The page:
Almost everyone seeking a good life will benefit from having others to bounce ideas off of and to help review the outputs of exercises. The causes and solutions to others’ problems are often more quickly apparent than those that apply to ourselves. New perspectives offered by friends, mentors, or other “good life-seekers” can help us to achieve better solutions to our problems and thus potentially save us months or years of wasted effort and emotional toil.

Whichever path you choose through this book, I hope it provides support on your path to a better life. I wish you all the best on your journey to a good life, and I’ll be excited to see what you do after finding one.

Commentary (2021)

If there was one single idea that I became obsessed with while drafting The Good Life Book, it was the idea that the “default” measures of success that are handed down to us by “society” seemed to me more likely to lead us away from happiness, if we followed them, rather than towards happiness.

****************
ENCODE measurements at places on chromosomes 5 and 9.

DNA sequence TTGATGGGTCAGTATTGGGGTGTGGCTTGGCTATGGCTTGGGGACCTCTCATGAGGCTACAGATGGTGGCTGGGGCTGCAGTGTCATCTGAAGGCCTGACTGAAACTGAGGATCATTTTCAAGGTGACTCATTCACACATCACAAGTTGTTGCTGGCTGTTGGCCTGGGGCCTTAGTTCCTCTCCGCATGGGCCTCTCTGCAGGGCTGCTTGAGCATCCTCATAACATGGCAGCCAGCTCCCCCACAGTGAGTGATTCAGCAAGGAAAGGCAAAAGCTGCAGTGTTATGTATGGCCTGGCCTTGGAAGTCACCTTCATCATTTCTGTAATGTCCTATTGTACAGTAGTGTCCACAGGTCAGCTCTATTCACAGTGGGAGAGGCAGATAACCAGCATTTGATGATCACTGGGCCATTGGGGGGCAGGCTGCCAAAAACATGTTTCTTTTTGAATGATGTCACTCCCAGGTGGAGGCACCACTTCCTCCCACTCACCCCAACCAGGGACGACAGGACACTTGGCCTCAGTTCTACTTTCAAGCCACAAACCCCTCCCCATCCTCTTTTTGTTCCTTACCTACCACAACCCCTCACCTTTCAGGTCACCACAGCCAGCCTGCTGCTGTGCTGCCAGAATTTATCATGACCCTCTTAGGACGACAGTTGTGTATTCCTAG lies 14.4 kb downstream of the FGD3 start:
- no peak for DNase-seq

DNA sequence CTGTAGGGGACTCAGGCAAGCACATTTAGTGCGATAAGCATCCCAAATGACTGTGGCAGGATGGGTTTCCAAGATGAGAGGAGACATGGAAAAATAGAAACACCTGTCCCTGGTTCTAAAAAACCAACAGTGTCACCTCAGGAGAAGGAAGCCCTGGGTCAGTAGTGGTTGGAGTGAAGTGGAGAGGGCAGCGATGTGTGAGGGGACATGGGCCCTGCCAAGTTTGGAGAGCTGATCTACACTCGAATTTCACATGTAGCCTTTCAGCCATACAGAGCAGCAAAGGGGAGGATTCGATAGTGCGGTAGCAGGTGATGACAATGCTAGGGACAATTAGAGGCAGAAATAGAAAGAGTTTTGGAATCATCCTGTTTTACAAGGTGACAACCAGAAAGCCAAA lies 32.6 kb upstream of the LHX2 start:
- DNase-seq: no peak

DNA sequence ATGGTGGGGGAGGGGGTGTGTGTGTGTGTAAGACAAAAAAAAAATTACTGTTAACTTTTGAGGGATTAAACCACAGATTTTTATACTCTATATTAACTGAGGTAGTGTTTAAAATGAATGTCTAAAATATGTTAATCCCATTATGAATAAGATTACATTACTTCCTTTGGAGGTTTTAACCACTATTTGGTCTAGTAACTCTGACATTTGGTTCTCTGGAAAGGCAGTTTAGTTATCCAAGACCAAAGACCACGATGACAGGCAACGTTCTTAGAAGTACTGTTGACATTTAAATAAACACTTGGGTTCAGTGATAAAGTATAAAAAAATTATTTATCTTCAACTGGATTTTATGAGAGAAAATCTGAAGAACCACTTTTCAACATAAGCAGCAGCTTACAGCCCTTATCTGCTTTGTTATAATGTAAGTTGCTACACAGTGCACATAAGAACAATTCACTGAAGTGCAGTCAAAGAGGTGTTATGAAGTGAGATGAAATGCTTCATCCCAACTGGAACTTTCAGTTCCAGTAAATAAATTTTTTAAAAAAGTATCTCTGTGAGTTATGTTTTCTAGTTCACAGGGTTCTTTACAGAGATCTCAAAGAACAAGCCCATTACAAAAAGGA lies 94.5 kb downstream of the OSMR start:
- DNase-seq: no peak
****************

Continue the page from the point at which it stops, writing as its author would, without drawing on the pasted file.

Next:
If our default success measures are “wrong” or incomplete then, by implication so my thinking went, millions of us might be off track by default as a result. And thus presumably require some sort of internal or external “intervention” to get back on track to happiness, balance, meaning etc.

We might end up being somewhat successful by these superficial measures (i.e. having some of the trappings of success) in a material sense but not happy, for example. Or worse we could be not successful and not happy but still chasing and sacrificing for that definition of success. Perhaps sacrificing the very things that would bring us happiness, balanced and meaning in the long term.

And by the stage of reaching a bit of success, it can be harder to change to something more fulfilling/authentic as you now have something to “lose”. And even if you do decide to change, you might likely still deeply rue and regret the time lost on the wrong track, as I did/do.

Part of the driving force for me to complete the book was to help you to avoid as much of this lost time and these regrets (that I’ve felt) as possible.

[I also recently wrote an article on LinkedIn entitled Are you searching for something? which provides an interesting discussion on measures of success, what I think that we’re really all looking for in life, and why. It's a good read, please check it out.]

The external trigger for an intervention or disruption to the path you're on right now might come in the form of a crises or crises. Something that shakes you deeply also has the potential to cause you to question what is important in life, and then perhaps to change your work and life as a result (or at least to think seriously about changing).